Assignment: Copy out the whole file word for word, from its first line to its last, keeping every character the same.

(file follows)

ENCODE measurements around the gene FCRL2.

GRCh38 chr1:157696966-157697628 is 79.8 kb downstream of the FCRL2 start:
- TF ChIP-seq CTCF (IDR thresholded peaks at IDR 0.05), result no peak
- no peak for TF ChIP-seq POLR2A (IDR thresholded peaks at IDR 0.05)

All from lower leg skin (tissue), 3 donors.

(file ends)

ENCODE measurements around the gene FCRL2.

GRCh38 chr1:157696966-157697628 is 79.8 kb downstream of the FCRL2 start:
- TF ChIP-seq CTCF (IDR thresholded peaks at IDR 0.05), result no peak
- no peak for TF ChIP-seq POLR2A (IDR thresholded peaks at IDR 0.05)

All from lower leg skin (tissue), 3 donors.